Me: "What type of thought was this first thought?" (note- the red words weren't on the board yet).

Students: New tricky word.

Me: I grabbed some ripped up brown paper and called them croutons and mixed them into our salad bowl with our lettuce.

We repeated this with each of their thoughts... I was so impressed that they naturally came up with different types of thinking while reading and we continued to add "cabbage, tomatoes, peppers, and ranch" to our salad.

They got it. They got the connection. We need the text to help create our juicy ideas. So we started with this chart

And they helped me build it to really hit it home.

Instead of saying lettuce is the text, we said it was what we envisioned. The text helps you envision, and it's important that you are able to picture what your book is about.

We came up with some other words that meant about the same thing. Those are supposed to be lettuce leaves. Did I tell you I kinda whipped this altogether over my lunch that day?

Then for our tomatoes, we wrote down the different types of thoughts we might have while reading the text.

Here's the best part. That day, I put out lettuce leaves and tomato slices on their desks at reading time and had students write what they were picturing on the lettuce leaves and any thoughts they had on a tomato slice. The last two years, whenever we started jotting on post-its all I got was retell moments. And it seemed to take forever for students to see the difference between the authors words and their thoughts. This helped nip that problem right in the butt. I looked over the lettuce and tomato jottings and sure enough, students used them in the correct way! And those that didn't, my amazing coteacher pulled right away and worked with them in a strategy group to clarify. I can't wait for out next lesson on merging the two... we're going to call them "letatoes"...onto a post-it (text evidence plus idea). I can't wait to see how it transfers over.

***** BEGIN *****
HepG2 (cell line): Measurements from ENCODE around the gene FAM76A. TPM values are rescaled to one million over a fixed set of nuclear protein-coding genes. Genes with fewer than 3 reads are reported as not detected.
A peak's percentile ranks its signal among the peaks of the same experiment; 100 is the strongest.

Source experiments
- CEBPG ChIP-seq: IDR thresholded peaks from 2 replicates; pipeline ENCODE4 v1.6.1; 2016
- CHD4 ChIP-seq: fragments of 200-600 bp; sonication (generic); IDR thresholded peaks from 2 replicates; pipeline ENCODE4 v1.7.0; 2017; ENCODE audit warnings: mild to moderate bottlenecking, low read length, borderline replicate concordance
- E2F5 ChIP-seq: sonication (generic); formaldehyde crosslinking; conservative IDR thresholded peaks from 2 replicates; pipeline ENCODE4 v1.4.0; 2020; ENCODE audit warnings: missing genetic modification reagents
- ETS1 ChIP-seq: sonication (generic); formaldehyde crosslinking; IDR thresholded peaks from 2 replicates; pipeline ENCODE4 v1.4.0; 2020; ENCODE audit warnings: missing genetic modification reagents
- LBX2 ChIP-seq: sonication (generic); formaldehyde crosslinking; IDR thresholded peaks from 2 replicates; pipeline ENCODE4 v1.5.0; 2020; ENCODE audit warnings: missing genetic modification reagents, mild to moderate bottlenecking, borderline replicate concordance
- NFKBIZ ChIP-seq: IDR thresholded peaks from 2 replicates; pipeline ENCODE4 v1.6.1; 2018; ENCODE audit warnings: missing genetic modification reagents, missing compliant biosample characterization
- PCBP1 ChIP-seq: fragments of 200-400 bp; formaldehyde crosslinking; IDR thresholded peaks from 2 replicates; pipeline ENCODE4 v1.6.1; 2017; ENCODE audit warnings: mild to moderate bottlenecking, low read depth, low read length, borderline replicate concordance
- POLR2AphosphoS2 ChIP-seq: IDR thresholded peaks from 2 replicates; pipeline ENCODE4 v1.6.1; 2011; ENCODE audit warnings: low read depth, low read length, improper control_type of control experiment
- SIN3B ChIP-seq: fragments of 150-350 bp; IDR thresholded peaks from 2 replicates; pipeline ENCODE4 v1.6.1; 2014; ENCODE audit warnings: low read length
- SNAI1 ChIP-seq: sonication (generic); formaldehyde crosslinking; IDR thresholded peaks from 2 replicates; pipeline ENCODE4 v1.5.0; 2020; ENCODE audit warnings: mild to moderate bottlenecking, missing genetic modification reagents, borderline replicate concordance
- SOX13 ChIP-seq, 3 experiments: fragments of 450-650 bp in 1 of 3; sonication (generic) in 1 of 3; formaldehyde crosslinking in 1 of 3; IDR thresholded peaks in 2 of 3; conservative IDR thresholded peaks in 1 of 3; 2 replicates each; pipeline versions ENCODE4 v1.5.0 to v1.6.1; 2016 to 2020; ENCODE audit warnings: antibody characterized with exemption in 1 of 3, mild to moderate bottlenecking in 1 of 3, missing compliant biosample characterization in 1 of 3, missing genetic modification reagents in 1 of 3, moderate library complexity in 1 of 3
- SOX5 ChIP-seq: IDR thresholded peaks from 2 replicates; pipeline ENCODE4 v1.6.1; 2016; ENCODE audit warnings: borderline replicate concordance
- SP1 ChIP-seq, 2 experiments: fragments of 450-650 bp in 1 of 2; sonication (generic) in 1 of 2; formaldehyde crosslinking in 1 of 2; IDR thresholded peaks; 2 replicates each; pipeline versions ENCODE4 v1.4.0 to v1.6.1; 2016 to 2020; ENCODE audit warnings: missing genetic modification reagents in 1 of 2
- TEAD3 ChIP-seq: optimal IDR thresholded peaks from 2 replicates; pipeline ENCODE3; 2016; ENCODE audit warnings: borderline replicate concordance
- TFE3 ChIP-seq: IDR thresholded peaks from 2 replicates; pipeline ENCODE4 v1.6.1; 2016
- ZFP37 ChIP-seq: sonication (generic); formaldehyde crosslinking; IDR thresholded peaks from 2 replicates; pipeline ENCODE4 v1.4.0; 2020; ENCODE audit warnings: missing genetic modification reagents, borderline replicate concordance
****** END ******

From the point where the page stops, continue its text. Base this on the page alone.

And the cherry on top- students were so proud when we "mixed" up their lettuce and tomatoes into the salad bowl after their reading that day and saw their awesome reading salad. They were so proud and asked if we could do it everyday. Lucky for them...

Thanks Lori for the perfect post at the perfect time to help make this concept more attainable for my kiddos (not to mention more fun)!



  1. What a great way to do the Reading Salad activity! I love how relating it to salad makes the lesson concrete for the students. Your idea to put the lettuce and tomato on their desks to use is wonderful! Thank you for the link back to my post! I appreciate that!
    Conversations in Literacy

  2. This is awesome!!! I love how this lesson takes a very abstract concept and makes it concrete for the students!!!

  3. Thank you for sharing this! I am planning a reading salad lesson for next week. This post was very helpful.

    Fit to be Fourth


Powered by Blogger.
Back to Top